Last month, the BBC Canada team asked readers about their immigrant experience in Canada as the country celebrates its 150th anniversary. In this story, we look at the difficulty even highly-skilled immigrants face getting work.
Ramanuj Basu arrived in Canada in 2013, excited to begin a master’s degree in international business law.
At 29 years old, he had already studied law at the University of London, and had gained practical experience at a Delhi corporate law firm as a senior associate.
But Basu and his wife Veronika decided they wanted to try another country and chose Canada for the “quality of life”.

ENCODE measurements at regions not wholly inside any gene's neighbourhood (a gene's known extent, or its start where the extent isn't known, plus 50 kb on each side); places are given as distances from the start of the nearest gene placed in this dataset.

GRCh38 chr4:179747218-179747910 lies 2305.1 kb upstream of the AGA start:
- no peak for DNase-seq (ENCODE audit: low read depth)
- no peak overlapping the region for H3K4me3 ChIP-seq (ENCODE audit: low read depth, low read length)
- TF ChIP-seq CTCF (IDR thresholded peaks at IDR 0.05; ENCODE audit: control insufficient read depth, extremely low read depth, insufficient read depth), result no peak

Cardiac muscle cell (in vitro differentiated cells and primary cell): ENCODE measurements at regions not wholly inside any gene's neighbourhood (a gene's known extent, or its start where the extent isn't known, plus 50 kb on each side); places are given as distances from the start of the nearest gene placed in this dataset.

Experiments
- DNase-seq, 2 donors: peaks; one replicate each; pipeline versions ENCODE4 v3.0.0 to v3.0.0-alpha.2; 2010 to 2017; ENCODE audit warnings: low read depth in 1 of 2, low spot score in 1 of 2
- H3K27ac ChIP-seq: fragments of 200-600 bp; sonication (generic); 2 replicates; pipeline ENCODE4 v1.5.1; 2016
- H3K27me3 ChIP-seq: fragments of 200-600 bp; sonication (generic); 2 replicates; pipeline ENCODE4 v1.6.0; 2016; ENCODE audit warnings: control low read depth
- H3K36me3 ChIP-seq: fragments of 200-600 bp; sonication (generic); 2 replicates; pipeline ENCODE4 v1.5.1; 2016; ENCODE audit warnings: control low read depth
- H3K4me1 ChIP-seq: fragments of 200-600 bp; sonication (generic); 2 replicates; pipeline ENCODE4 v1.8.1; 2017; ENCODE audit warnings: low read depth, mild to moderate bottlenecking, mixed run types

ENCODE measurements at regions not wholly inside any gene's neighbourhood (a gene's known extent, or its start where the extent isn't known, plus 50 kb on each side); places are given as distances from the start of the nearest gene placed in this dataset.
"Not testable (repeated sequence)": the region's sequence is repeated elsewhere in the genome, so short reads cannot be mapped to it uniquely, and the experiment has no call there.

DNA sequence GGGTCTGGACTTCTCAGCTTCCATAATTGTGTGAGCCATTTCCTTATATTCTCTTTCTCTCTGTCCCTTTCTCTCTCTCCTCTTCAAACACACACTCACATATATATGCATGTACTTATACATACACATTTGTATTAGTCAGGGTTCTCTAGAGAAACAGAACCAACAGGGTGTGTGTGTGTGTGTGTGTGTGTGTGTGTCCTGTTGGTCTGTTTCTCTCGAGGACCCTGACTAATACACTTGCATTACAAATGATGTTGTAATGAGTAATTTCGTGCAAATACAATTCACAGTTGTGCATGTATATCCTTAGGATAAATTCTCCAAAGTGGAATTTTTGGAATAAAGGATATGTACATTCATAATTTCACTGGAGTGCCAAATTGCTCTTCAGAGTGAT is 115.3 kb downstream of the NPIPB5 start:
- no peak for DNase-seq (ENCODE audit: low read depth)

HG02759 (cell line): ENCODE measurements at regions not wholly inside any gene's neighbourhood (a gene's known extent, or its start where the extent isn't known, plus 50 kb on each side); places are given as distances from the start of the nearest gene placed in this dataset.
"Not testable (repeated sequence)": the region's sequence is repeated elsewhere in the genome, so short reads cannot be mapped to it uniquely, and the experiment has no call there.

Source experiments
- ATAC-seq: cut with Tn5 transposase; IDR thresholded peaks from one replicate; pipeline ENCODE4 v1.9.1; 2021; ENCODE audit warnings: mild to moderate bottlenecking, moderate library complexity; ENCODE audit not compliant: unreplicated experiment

“We looked to it with excitement,” he says, even though they were leaving behind family and friends. “You’re making the move with great expectations.”
They knew there would be some sacrifice. Veronika worked two jobs to support the couple as Basu completed his degree at Toronto’s York University. Basu left behind his parents and sister in Delhi.
His father, Manoj, says they were “optimistic” about their success in a new country. Like so many other families separated by distance, he adds, modern communication is a blessing but not the same as seeing his son and daughter-in-law in person.
Basu knew he would need to prove his credentials. So he joined as a summer intern at a big business law firm, despite doing more advanced legal work in India.